Part 10 of 12 Albums That Stuck With Me
If you know Tom Cochrane’s biggest hit, it’s probably as “that Rascal Flatts song from Cars“. Indeed, the original “Life is a Highway” was pretty big for a couple weeks at the end of 1991, but it faded away pretty quickly. As an anthem for a bunch of computer-animated, anthropomorphic automobiles 15 years later, Pixar could’ve picked worse.
The rest of the album is … well, it’s not at the top of many lists. Maybe “Tom Cochrane solo records” or “least politically challenging post-Gulf War releases”. Were it not for my own nerd rage at country covers of rock songs and a final track I could play acoustically at open mics to a fair amount of praise, the whole disc might’ve faded from my memory too.
I was also about 13 when this thing came out, and thus the perfect audience for its straightforward rock and roll sorta-coolness. While it strays into heavy topics like drug use and poverty occasionally, it’s never subtle. Consider this metric: on average, the title of each song is repeated nearly 12 times in that song. The number would be considerably higher if Cochrane actually sang “Everything comes around” instead of “Everything comes ’round” in track 6.
This tendency to repeat a key phrase likely influenced my own very early songwriting – the stuff that no one ever, ever needs to hear. Reacting against that simplistic technique later on made me into the obscure creator of uncatchy yet brilliantly insightful tunes you all know and love.
Something else stands out about Tom Cochrane: this particular noise he makes. It might be “Awrwrwrwrwrwrwrwr”, his equivalent of an “ooh” or “ah” or rapper’s “yeah”. The sound is the precise midpoint between seeing a pile of sleeping kittens and adjusting your eyepatch with your hook hand.
Hidden between these tropes, though, is a good amount of decent music. The lyrics are sometimes clumsy, but Cochrane knows it, going so far as to pen an entire bridge composed of nothing but clichés in “Washed Away”. The unslick writing does lead to a few choice lines, and several tracks feature not just one but two bridge sections.
Speaking of movies and covers, by the way, the album and second track title has nothing to do with “Mad World”, the 1982 Tears for Fears song covered by Michael Andrews and Gary Jules for the Donnie Darko soundtrack. Also I am not related to Michael Andrews, as far as I know. And also speaking of Tears for Fears, while I did try to grow my hair like Roland Orzabal’s, I never saw the original Canadian cover art for Mad Mad World and didn’t go for that look.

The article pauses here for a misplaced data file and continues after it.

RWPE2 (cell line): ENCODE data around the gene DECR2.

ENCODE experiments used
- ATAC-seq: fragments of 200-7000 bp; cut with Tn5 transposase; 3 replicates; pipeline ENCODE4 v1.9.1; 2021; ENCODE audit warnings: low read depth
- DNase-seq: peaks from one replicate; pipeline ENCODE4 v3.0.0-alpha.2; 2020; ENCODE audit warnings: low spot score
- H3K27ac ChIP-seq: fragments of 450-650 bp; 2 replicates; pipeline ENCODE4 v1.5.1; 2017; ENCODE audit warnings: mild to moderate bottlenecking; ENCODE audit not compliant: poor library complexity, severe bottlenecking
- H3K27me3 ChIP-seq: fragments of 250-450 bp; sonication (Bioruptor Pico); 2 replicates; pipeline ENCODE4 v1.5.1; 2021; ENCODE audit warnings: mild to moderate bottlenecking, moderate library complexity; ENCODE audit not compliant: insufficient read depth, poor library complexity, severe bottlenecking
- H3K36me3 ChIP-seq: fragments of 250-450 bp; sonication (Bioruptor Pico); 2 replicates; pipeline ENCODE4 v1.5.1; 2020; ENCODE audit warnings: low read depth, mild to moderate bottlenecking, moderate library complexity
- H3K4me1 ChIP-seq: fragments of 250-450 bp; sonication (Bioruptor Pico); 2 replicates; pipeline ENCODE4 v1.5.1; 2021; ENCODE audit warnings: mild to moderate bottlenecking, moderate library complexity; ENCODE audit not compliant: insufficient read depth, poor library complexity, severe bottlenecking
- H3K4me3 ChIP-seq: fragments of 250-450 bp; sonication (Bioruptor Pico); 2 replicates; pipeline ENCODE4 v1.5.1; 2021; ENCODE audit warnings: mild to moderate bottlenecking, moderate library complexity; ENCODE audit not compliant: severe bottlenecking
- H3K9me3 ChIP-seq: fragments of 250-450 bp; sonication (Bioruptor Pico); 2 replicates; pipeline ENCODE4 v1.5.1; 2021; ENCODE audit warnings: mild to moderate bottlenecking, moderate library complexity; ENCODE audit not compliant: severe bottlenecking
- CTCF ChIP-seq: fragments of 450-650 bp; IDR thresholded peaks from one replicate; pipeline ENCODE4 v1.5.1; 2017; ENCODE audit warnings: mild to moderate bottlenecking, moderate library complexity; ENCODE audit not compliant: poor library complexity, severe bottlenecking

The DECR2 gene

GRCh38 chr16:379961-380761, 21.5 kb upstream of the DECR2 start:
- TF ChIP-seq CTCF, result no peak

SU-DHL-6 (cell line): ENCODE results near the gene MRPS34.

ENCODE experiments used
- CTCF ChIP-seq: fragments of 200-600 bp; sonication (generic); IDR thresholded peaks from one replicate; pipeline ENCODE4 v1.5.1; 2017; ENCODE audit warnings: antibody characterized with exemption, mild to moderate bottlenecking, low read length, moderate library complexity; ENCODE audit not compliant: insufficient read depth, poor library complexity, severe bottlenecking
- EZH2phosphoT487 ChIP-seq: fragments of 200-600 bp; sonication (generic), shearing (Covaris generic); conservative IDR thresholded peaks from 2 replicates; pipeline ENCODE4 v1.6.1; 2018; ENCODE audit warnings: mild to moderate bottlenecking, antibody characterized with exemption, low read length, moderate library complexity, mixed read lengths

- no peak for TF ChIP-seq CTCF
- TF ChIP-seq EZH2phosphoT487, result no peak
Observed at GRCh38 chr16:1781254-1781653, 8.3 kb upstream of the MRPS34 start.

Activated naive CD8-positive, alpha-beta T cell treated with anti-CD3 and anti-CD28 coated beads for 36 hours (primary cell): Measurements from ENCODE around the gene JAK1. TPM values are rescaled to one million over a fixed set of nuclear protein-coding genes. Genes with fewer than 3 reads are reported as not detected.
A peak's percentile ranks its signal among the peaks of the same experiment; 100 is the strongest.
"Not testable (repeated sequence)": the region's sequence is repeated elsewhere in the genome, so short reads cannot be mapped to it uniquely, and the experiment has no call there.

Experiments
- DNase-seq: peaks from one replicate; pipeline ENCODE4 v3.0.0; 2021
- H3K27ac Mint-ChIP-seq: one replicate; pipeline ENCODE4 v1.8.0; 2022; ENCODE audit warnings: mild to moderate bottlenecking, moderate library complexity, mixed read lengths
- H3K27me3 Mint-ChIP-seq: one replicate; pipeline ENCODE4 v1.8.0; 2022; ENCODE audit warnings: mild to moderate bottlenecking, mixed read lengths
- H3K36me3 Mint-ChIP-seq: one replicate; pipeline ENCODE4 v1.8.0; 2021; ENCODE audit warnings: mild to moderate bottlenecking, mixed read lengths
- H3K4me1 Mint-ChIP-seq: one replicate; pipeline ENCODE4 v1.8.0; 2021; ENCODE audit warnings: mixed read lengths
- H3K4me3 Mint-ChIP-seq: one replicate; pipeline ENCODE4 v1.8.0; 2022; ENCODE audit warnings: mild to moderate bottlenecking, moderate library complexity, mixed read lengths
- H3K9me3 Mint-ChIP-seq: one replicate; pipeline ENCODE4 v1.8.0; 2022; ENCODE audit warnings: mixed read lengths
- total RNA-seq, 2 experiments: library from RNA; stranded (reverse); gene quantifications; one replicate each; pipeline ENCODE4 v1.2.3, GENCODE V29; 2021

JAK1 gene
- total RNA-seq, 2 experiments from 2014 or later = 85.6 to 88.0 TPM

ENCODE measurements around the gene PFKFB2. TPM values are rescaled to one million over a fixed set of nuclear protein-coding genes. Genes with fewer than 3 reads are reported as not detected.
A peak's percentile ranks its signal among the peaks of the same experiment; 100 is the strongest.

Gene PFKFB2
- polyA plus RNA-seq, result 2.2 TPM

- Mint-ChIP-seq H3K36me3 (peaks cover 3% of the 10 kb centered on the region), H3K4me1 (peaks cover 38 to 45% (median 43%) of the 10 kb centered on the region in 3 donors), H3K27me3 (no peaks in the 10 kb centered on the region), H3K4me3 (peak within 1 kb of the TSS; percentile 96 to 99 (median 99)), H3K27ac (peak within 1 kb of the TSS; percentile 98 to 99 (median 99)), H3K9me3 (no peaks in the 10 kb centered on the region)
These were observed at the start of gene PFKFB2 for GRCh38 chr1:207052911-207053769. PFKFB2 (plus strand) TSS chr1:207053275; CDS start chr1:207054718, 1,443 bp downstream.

Part 9 of 12 Albums That Stuck With Me
I have a distinct memory of finding this album in the record store. It was in the small tourist town down the hill from my college; the fourth track, “Everyone Will Crawl”, had been on the radio the previous year.
As these things tend to go, that moderate hit song paled in comparison to the rest of the album.
I’m normally not overly impressed by music from virtuosos, whether the exceptional talent be singing or an instrument like, in this casae, guitar. It tends to be a platform for showcasing technical skills rather than making songs that sound good. Sexton gets plenty intricate with guitar solos, fills, and pedal gymnastics, but Under the Wishing Tree is so memorable because of the depth of storytelling and intense arrangements.
It’s at its most poignant when Sexton speaks about his childhood. “Sunday Clothes”, track six, is a deceptively jaunty song about how church helped him deal with a broken home life and a father in prison. The earnest religiosity never tips into outright praise or preachiness, even when he proclaims that “God is watching” in the final track, “Broken Dream”. The mood is not self-satisfied or superior, but relieved and thankful. This is Christian rock I can get behind.
The album is also just plain long. At 72 minutes, its twelve songs average six minutes each. In reality there’s four songs exceeding six minutes but among them the 12-minute epic “Plain Bad Luck and Innocent Mistakes”. Only one song, “Railroad”, comes close to a radio-friendly four minutes, and that’s because its first 15 seconds are inexplicably at the end of the previous track.
“Plain Bad Luck and Innocent Mistakes” uses its running time to look back at his parents’ life – a tale of ’60s rebellion that uses sensitive, piercing lyrics and composed but honest rock and roll to paint its characters with sympathy and grandeur. It starts off quietly and builds to more than one climax by its end.
In fact, the peak moment of the whole album occurs in the song after that, “Home Sweet Home”, which I attempt to afford some tiny justice below. It revels triumphantly in small victories.
Part 8 of 12 Albums That Stuck With Me
Before delving into the utter craziness that is this album, let’s talk about the final track, “Knights of Cydonia”, shall we? Read the rest of this entry »
The latest viral pandemic spreading across social media is a test proclaiming how smart you are. Perhaps I have particularly brainy friends, or anyone with a supposed IQ beneath genius level is too ashamed to share their score, but I’ve come to the scientific conclusion that the test is utter bunk. Read the rest of this entry »
Part 7 of 12 Albums That Stuck With Me
By far, Tommy is the oldest album on my list. The ’70s and ’80s are entirely unrepresented, but this rock opera from 1969 was always an obvious one for me to include. Read the rest of this entry »